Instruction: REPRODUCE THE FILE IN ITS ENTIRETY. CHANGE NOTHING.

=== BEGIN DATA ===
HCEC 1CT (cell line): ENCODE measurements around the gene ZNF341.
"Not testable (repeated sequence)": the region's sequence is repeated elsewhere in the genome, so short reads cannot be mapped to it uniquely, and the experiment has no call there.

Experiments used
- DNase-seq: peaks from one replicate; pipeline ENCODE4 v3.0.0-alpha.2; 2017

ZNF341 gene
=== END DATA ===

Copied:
HCEC 1CT (cell line): ENCODE measurements around the gene ZNF341.
"Not testable (repeated sequence)": the region's sequence is repeated elsewhere in the genome, so short reads cannot be mapped to it uniquely, and the experiment has no call there.

Experiments used
- DNase-seq: peaks from one replicate; pipeline ENCODE4 v3.0.0-alpha.2; 2017

ZNF341 gene